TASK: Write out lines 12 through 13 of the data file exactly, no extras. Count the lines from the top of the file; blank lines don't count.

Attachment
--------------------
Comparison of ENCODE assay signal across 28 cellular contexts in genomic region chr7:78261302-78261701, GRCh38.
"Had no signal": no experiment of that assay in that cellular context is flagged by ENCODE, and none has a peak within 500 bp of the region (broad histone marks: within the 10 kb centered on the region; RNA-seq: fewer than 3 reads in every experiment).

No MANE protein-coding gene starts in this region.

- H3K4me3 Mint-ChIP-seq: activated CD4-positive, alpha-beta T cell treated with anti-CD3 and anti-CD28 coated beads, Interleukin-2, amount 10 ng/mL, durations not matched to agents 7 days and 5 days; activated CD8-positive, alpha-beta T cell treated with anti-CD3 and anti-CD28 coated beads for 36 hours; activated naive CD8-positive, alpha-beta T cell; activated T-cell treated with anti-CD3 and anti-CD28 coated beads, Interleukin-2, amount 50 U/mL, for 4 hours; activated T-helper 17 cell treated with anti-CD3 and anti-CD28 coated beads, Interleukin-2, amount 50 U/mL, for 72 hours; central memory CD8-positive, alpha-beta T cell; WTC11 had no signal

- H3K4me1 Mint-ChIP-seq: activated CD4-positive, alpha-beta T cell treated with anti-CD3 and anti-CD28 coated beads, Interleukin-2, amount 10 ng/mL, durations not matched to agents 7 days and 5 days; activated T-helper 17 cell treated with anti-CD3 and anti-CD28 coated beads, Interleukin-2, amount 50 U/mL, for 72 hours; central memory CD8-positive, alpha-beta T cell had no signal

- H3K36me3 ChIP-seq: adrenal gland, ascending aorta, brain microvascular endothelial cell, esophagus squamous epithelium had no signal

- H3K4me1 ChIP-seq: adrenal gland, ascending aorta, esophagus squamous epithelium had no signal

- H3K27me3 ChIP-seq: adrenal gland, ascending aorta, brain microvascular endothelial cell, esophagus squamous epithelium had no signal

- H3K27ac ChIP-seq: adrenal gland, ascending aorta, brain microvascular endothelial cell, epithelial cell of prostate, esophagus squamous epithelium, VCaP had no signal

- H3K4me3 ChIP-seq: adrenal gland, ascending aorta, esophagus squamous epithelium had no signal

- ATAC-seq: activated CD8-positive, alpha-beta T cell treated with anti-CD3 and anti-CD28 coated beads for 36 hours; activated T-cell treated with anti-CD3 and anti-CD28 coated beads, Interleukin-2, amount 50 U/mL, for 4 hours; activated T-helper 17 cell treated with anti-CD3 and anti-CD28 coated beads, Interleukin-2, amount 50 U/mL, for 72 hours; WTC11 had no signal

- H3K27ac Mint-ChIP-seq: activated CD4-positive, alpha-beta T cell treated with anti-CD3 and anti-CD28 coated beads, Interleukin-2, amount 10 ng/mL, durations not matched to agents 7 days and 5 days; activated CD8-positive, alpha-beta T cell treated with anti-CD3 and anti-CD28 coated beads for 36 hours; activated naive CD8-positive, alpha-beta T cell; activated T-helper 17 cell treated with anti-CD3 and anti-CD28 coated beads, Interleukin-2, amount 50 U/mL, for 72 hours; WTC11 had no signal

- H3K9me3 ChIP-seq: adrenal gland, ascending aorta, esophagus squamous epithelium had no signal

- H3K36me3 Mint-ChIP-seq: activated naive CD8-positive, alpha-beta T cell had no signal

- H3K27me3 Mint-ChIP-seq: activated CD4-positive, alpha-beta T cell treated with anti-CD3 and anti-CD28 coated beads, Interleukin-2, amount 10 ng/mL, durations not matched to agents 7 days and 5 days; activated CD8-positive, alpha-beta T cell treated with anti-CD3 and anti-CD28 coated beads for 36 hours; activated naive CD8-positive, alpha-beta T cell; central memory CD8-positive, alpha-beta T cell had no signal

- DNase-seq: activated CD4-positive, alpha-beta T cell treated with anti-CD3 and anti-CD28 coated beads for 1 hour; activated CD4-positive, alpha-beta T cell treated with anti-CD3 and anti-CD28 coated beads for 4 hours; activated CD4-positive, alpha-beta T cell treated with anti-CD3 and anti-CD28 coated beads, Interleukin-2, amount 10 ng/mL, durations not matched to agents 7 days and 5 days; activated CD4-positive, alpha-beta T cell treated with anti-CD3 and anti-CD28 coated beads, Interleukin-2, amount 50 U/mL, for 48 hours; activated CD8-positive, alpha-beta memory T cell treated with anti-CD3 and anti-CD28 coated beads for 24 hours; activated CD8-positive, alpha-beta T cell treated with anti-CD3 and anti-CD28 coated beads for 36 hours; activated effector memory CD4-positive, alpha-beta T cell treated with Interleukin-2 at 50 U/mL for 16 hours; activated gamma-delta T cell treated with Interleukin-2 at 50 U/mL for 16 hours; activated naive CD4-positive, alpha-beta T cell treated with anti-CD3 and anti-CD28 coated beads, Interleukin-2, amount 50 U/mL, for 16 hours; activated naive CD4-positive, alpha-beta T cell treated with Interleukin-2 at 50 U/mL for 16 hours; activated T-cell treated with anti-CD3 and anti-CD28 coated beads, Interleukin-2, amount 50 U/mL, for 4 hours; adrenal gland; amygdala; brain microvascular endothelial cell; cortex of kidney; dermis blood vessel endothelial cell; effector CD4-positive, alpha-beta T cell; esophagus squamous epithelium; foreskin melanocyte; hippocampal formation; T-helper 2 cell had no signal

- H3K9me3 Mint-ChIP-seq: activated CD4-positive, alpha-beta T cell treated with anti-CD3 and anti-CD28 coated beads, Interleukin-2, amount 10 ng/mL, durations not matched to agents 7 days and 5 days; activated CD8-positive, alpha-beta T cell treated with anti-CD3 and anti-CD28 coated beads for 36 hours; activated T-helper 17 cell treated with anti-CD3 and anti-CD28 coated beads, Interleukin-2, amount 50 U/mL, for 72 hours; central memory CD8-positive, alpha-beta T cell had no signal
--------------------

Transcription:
- H3K27ac Mint-ChIP-seq: activated CD4-positive, alpha-beta T cell treated with anti-CD3 and anti-CD28 coated beads, Interleukin-2, amount 10 ng/mL, durations not matched to agents 7 days and 5 days; activated CD8-positive, alpha-beta T cell treated with anti-CD3 and anti-CD28 coated beads for 36 hours; activated naive CD8-positive, alpha-beta T cell; activated T-helper 17 cell treated with anti-CD3 and anti-CD28 coated beads, Interleukin-2, amount 50 U/mL, for 72 hours; WTC11 had no signal

- H3K9me3 ChIP-seq: adrenal gland, ascending aorta, esophagus squamous epithelium had no signal